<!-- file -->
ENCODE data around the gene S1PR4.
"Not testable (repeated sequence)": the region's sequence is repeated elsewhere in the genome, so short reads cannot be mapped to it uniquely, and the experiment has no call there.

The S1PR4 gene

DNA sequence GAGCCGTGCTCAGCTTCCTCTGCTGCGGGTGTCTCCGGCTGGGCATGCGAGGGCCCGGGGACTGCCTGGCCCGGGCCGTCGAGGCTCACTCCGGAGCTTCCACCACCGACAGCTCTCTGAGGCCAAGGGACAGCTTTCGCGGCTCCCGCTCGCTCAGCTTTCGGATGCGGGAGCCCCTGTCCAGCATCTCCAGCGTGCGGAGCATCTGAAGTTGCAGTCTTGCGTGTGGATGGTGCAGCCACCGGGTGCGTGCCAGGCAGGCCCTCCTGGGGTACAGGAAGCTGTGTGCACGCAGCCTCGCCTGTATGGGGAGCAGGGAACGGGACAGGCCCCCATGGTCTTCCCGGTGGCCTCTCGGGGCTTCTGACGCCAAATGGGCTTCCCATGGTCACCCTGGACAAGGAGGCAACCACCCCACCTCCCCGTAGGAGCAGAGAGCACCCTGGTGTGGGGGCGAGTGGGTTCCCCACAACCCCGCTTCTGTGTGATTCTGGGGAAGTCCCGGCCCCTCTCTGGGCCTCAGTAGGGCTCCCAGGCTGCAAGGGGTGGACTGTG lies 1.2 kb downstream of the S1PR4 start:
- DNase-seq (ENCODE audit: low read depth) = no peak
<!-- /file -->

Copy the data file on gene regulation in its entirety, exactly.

ENCODE data around the gene S1PR4.
"Not testable (repeated sequence)": the region's sequence is repeated elsewhere in the genome, so short reads cannot be mapped to it uniquely, and the experiment has no call there.

The S1PR4 gene

DNA sequence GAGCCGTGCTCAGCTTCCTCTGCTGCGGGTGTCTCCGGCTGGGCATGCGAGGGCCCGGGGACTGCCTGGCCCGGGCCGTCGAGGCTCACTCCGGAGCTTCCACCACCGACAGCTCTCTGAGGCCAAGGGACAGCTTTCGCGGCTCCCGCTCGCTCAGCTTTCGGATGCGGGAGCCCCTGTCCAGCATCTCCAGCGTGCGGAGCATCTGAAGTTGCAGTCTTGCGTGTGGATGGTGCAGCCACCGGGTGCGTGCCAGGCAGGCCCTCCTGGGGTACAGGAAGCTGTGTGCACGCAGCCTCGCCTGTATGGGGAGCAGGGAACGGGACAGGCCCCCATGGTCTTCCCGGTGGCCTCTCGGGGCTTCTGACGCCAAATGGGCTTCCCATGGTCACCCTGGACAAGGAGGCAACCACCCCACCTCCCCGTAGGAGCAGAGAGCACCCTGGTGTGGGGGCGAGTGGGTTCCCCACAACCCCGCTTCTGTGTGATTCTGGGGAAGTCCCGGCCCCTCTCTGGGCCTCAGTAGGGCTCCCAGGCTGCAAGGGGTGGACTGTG lies 1.2 kb downstream of the S1PR4 start:
- DNase-seq (ENCODE audit: low read depth) = no peak